A Grad Student's Perspective on Planning a Networking Event
University of Illinois, Urbana-Champaign graduate student Shriyaa Mittal shares her experience planning and hosting a Biophysical Society-sponsored networking event with five other graduate students.
It all started with an email. Upon submitting an abstract to the 2017 Biophysical Society Annual Meeting, I joined the society as a member. Following this, I started receiving the monthly member update in my inbox broadcasting updates on thematic meetings, the upcoming annual meeting at New Orleans, events regarding science advocacy and a multitude of opportunities for scientists to get involved. One such possibility was to blog at the Annual Meeting, I applied and was chosen to be a guest blogger! In another one of these emails, I saw an announcement for a Mini-Grant: Call for 2017 Networking Events.
The opportunity for a networking event around biophysics, which could be financially supported by the Biophysical Society, seemed ideal. We had a graduate student body at our university called the Illinois Biophysics Society, but due to lack of sponsorship participation was lacking. There was little cohesion among biophysics grad students, primarily due to their scattered research labs and offices across the university campus. Further, in the past few students had been interested in putting together an event.
The mini-grant questionnaire had specific questions regarding the design of the proposed event, budgeting, registration, and advertising. Having had no previous experience with event planning, I took inspiration from my Dad’s involvement in social activities which I had seen growing up. I put myself in his shoes and spent a few hours on a weekend writing up a proposal for a half-day networking event on the University of Illinois campus. Not expecting to hear back, I forgot about it - until a couple of months later, when the Biophysical Society awarded the grant to organize the Biophysics Graduate Research and Networking Symposium. In hindsight, it was the not the most creative proposed title, but we stuck with it.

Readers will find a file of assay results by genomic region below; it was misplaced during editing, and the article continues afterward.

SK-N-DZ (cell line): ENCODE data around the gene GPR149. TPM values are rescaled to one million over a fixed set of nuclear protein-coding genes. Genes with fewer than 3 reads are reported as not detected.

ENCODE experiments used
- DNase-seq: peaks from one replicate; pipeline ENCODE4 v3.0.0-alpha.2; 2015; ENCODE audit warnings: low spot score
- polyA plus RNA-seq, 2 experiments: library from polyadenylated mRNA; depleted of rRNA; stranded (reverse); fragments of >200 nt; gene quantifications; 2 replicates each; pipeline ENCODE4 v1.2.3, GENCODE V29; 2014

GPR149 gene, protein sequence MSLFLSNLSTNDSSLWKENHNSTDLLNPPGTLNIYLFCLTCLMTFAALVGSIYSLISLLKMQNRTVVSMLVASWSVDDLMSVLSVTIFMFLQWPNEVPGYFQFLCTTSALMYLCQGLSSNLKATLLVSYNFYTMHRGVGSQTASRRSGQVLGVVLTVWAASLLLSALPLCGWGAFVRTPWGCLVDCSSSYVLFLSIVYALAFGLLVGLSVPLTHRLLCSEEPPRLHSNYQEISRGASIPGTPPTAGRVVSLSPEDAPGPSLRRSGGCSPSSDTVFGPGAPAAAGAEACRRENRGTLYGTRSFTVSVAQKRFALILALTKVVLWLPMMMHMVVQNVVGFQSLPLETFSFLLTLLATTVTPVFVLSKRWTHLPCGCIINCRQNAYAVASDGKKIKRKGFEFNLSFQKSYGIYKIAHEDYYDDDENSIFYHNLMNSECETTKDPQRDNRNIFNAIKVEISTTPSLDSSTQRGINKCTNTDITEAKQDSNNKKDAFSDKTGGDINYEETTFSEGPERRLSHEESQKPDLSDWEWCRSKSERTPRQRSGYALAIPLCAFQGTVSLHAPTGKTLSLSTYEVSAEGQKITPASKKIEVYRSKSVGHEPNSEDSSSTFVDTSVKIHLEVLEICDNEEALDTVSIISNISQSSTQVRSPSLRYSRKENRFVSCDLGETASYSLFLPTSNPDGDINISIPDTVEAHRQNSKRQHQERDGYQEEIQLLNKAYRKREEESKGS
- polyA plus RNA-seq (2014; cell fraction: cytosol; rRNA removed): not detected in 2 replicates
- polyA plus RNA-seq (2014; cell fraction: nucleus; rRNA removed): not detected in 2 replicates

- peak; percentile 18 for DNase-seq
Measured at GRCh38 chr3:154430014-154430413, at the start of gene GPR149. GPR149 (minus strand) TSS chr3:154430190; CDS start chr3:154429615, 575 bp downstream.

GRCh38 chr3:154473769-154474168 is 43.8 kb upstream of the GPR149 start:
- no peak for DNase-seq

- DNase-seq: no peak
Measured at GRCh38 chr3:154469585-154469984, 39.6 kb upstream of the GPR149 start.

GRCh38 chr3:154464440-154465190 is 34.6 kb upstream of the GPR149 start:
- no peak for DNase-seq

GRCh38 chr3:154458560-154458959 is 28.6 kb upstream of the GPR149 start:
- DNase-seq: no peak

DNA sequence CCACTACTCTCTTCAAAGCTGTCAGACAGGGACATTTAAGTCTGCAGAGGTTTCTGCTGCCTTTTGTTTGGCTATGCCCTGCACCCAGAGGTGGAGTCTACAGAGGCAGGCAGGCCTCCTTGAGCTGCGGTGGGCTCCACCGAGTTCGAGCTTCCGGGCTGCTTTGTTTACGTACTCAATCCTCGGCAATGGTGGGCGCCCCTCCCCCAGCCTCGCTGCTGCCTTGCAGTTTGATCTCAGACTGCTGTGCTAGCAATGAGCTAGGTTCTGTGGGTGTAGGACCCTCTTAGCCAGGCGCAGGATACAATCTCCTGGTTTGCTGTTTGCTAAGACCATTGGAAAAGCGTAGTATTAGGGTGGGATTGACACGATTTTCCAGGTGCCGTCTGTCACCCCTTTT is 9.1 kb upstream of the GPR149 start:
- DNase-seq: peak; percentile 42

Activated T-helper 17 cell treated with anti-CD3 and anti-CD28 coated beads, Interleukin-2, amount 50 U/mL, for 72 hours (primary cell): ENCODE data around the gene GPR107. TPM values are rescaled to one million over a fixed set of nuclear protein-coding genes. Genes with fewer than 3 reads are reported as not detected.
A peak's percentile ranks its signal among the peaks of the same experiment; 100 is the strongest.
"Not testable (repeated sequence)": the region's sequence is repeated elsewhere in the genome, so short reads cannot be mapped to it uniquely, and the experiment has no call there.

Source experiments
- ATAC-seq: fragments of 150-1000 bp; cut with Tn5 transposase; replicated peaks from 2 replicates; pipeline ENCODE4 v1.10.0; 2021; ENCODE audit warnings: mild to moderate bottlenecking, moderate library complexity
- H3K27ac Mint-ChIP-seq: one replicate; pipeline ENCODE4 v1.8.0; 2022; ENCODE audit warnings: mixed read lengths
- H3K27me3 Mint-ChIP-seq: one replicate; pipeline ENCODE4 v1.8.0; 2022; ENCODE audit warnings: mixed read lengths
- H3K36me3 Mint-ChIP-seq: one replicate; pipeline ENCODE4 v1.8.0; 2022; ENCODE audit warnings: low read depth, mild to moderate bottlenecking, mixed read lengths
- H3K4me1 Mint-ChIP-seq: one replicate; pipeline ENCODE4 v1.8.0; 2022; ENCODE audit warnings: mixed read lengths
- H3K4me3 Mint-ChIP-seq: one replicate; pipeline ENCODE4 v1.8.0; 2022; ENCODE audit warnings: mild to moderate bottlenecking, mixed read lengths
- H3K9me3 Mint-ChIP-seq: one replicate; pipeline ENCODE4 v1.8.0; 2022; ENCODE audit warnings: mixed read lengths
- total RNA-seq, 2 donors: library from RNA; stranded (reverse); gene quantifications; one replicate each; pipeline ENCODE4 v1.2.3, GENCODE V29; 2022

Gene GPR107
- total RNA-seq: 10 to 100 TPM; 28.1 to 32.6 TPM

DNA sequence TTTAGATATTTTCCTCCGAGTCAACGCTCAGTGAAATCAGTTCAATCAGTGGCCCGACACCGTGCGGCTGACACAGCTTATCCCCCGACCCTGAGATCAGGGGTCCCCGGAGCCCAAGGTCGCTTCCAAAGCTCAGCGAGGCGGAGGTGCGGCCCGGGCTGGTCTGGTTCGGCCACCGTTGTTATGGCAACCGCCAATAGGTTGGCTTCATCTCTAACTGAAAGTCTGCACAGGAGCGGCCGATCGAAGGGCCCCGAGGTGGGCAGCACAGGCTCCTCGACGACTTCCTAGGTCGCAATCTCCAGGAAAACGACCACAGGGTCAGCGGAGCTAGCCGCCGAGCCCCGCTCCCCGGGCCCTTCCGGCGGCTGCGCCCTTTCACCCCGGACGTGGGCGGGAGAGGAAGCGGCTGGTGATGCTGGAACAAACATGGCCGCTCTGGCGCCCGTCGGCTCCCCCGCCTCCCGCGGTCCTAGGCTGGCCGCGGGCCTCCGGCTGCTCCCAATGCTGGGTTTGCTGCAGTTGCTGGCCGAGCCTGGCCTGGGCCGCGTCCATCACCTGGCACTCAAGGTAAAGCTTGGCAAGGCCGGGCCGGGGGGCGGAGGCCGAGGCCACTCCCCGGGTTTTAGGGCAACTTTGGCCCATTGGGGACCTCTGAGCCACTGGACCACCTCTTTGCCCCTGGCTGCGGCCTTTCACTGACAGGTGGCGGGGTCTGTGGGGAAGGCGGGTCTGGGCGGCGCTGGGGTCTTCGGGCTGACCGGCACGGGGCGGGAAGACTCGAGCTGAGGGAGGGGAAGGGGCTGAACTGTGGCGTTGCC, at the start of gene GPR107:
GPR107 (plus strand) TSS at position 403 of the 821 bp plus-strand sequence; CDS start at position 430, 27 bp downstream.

A team of five other biophysics grad students and I started planning the symposium. We had some huge tasks ahead - finalizing the date and structure of the event, creating a flyer and registration form, and securing speakers. As part of the symposium, we decided to conduct a poster presentation competition for grad students which would be judged by post-docs at the university, followed by faculty talks. Through these short talks by biophysics professors, we hoped to receive guidance on the non-research aspects of an academic career which could be useful to all students. Two popular professors, Dr. Martin Gruebele and Dr. Paul Selvin, graciously agreed to be our speakers.
Weekly meetings, countless when-to-meet-polls, a dozen Google Drive documents and tens of emails daily swiftly lead us to the day prior to the event. On a Sunday evening, all of us assembled to print out poster award certificates, lunch coupons, judging criteria handouts, and sign-up sheets. I will admit to not sleeping well that night, troubled with unfounded nightmares about which part of my responsibilities I had forgotten about. On the day of the symposium, we were delighted to welcome 20 poster presenters, a number that we had not anticipated when we began advertising the symposium. At some point, we even had a student presenting his research to a judge with his poster spread out on the lunch table. Fortunately, he cleared up the table before lunch arrived! The symposium was much appreciated by the grad students for whom it was primarily intended. We hope that the Illinois Biophysics Society will be able to conduct such a symposium annually.
The organizers Roshni Bano, Mayank Boob, Alex Moffett, Eric Shinn and myself, are grateful to the Biophysical Society for sponsorship and to Caitlin Simpson, whose helped enable us to pilot the Biophysics Graduate Research and Networking Symposium. Coming soon, Illinois Biophysics Society has another event Jeopardy and Pizza, again provided for by the Biophysical Society. Gladly, this title is not so clichéd as the previous one!
Shriyaa Mittal is a graduate student at the Center for Biophysics and Quantitative Biology, University of Illinois, Urbana-Champaign. She studies proteins using molecular dynamics simulations and other theoretical modeling frameworks. You can follow her on twitter @shriyaamittal. She thanks Alex Moffett for editorial help on this blog post.
Published May 04, 2018 11:30